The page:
|Tuesday, October 21, 2003|
Source: Vincent Massol Think Tank
Let's imagine you wish to perform unit test for code that calls the database. Let's also imagine that you want to test in integration, i.e. verify that the SQL query does actually goes to the database and returns database data.
The traditional approach is to:
There are several disadvantages to point 2:
One solution that our project team discussed yesterday is about using transaction rollbacks. It would work as follows:
I was suprised to see no mention of this on the articles mentioning database unit testing (http://www.dallaway.com/acad/dbunit.html, http://www.dbunit.org/bestpractices.html). The reason may be that there are some glitches with this technique that make it impossible to use in practice... I'd like to know what you think? Have you done this before?
5:46:52 PM trackback  Articulate 
Source: Ming the Mechanic
If you're trying deliberately to think creatively, to come up with new ideas, having a set of stimulating tricks can help. It is quite possible to stimulate lateral thinking in fairly mechanical ways. Lateral thinking is where, instead of following the usual step-by-step logical paths of thinking, you sort of jump to the side and come up with something entirely unexpected. Ed de Bono is one of the champions of lateral thinking.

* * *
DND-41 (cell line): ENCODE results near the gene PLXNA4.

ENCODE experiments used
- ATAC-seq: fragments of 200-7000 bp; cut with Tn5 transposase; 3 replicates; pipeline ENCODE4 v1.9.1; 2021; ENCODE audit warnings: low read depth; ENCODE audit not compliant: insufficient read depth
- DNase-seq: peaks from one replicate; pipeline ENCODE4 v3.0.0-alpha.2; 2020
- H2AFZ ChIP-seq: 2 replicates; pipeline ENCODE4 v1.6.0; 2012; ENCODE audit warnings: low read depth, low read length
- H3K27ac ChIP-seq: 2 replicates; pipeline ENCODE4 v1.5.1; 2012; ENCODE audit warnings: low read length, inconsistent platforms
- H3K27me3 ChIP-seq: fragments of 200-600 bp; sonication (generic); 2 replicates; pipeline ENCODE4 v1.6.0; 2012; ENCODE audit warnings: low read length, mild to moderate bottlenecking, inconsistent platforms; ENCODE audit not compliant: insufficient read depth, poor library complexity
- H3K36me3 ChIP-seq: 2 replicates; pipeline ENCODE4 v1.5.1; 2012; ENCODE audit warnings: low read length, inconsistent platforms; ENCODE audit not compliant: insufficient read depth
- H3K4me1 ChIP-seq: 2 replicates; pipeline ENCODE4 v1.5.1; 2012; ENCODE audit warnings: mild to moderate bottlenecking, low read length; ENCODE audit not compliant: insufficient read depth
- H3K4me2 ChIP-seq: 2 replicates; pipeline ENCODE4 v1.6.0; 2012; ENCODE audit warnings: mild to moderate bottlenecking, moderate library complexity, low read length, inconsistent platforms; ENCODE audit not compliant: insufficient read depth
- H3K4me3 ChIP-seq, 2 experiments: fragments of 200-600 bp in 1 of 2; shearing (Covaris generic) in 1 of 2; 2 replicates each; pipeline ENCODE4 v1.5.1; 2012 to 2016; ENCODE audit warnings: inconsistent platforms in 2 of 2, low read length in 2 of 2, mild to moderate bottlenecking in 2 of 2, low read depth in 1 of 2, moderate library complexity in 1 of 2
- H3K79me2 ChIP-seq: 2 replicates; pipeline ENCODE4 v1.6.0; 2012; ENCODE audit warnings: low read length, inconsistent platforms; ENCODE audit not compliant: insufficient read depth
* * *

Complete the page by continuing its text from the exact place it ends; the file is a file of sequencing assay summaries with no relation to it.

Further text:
2:21:12 PM trackback  Articulate 
Source: Wes' Puzzling Blog
Have you ever edited a result set in Enterprise Manager and wished that there was a way to set a field to null? Your in luck because there is a way.
If you are in the field you want to set null you just hit CTRL-0 and leave the field and magically the field has a null value, of course you can only do this on fields that are actually nullable.
Maybe I'm the only person that didn't know about this but I posted this just incase someone else can benefit from this.[Wes' Puzzling Blog]
8:58:16 AM trackback  Articulate